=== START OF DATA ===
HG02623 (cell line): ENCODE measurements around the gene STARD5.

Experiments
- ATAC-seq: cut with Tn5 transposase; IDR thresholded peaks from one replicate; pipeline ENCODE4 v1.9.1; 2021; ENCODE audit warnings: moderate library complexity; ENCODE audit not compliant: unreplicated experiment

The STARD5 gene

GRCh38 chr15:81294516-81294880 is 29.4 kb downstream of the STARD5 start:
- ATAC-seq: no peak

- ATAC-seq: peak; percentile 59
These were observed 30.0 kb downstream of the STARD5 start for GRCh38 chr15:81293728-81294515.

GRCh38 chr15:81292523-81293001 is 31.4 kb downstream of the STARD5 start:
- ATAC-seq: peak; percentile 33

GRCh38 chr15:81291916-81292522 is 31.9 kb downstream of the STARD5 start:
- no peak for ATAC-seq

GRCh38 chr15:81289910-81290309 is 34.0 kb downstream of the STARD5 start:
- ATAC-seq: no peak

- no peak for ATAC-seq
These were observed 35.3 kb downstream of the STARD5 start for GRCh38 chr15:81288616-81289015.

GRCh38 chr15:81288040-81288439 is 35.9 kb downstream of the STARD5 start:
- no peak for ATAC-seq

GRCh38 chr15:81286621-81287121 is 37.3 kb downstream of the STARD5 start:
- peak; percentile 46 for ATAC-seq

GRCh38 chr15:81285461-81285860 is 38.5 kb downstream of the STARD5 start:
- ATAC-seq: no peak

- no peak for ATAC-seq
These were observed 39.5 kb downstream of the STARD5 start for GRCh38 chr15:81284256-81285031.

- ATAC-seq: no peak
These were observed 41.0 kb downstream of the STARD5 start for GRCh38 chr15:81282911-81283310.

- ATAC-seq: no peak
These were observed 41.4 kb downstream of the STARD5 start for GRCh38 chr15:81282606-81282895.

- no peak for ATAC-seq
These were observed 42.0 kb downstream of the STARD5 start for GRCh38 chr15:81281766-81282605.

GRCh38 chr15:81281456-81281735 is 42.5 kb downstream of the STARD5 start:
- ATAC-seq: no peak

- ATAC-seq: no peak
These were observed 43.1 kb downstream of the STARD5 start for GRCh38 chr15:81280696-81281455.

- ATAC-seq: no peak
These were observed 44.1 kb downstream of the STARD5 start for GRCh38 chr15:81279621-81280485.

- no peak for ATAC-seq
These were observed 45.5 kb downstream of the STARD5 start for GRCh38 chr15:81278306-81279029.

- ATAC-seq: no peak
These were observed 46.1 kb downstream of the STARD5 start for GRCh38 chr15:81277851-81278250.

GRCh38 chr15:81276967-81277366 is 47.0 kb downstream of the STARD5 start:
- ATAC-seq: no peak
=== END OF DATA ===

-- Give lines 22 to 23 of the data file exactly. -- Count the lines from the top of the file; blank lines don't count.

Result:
- ATAC-seq: no peak

- no peak for ATAC-seq